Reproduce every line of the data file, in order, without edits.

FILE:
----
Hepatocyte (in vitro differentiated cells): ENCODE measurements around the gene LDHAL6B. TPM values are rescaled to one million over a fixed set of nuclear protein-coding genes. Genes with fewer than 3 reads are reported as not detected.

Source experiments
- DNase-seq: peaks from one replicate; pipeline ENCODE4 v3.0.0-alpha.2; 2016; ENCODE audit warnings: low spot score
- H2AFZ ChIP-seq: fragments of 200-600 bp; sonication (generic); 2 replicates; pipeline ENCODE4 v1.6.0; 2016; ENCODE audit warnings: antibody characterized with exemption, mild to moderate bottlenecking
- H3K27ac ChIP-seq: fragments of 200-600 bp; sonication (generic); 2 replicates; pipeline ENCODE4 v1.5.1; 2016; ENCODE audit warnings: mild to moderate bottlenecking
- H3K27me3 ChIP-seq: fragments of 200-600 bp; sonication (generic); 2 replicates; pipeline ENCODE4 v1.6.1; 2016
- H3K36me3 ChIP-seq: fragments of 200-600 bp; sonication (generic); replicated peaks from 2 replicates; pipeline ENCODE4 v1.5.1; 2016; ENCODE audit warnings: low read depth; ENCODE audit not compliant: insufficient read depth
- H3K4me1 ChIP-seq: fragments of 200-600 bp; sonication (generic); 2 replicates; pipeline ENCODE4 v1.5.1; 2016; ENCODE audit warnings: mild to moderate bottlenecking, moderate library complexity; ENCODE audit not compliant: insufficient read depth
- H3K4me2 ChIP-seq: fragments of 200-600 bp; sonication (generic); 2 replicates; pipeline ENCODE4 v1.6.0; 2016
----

Hepatocyte (in vitro differentiated cells): ENCODE measurements around the gene LDHAL6B. TPM values are rescaled to one million over a fixed set of nuclear protein-coding genes. Genes with fewer than 3 reads are reported as not detected.

Source experiments
- DNase-seq: peaks from one replicate; pipeline ENCODE4 v3.0.0-alpha.2; 2016; ENCODE audit warnings: low spot score
- H2AFZ ChIP-seq: fragments of 200-600 bp; sonication (generic); 2 replicates; pipeline ENCODE4 v1.6.0; 2016; ENCODE audit warnings: antibody characterized with exemption, mild to moderate bottlenecking
- H3K27ac ChIP-seq: fragments of 200-600 bp; sonication (generic); 2 replicates; pipeline ENCODE4 v1.5.1; 2016; ENCODE audit warnings: mild to moderate bottlenecking
- H3K27me3 ChIP-seq: fragments of 200-600 bp; sonication (generic); 2 replicates; pipeline ENCODE4 v1.6.1; 2016
- H3K36me3 ChIP-seq: fragments of 200-600 bp; sonication (generic); replicated peaks from 2 replicates; pipeline ENCODE4 v1.5.1; 2016; ENCODE audit warnings: low read depth; ENCODE audit not compliant: insufficient read depth
- H3K4me1 ChIP-seq: fragments of 200-600 bp; sonication (generic); 2 replicates; pipeline ENCODE4 v1.5.1; 2016; ENCODE audit warnings: mild to moderate bottlenecking, moderate library complexity; ENCODE audit not compliant: insufficient read depth
- H3K4me2 ChIP-seq: fragments of 200-600 bp; sonication (generic); 2 replicates; pipeline ENCODE4 v1.6.0; 2016